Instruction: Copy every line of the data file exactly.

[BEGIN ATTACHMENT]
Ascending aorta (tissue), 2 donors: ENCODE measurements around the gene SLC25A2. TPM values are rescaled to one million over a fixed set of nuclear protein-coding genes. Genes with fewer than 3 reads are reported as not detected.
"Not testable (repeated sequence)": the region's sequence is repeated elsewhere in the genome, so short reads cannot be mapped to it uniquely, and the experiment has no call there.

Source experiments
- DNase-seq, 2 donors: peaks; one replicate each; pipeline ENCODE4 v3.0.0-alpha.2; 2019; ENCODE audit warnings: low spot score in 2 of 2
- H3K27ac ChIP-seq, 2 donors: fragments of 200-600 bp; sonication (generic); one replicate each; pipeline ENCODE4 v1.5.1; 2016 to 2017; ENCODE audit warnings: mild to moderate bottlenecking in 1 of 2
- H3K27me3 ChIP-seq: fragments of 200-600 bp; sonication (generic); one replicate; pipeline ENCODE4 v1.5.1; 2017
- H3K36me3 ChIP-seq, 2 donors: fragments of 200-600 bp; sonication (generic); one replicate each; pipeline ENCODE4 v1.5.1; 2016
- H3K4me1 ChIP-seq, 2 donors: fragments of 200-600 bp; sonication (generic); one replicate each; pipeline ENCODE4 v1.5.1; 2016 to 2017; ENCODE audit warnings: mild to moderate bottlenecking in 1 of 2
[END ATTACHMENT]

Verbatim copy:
Ascending aorta (tissue), 2 donors: ENCODE measurements around the gene SLC25A2. TPM values are rescaled to one million over a fixed set of nuclear protein-coding genes. Genes with fewer than 3 reads are reported as not detected.
"Not testable (repeated sequence)": the region's sequence is repeated elsewhere in the genome, so short reads cannot be mapped to it uniquely, and the experiment has no call there.

Source experiments
- DNase-seq, 2 donors: peaks; one replicate each; pipeline ENCODE4 v3.0.0-alpha.2; 2019; ENCODE audit warnings: low spot score in 2 of 2
- H3K27ac ChIP-seq, 2 donors: fragments of 200-600 bp; sonication (generic); one replicate each; pipeline ENCODE4 v1.5.1; 2016 to 2017; ENCODE audit warnings: mild to moderate bottlenecking in 1 of 2
- H3K27me3 ChIP-seq: fragments of 200-600 bp; sonication (generic); one replicate; pipeline ENCODE4 v1.5.1; 2017
- H3K36me3 ChIP-seq, 2 donors: fragments of 200-600 bp; sonication (generic); one replicate each; pipeline ENCODE4 v1.5.1; 2016
- H3K4me1 ChIP-seq, 2 donors: fragments of 200-600 bp; sonication (generic); one replicate each; pipeline ENCODE4 v1.5.1; 2016 to 2017; ENCODE audit warnings: mild to moderate bottlenecking in 1 of 2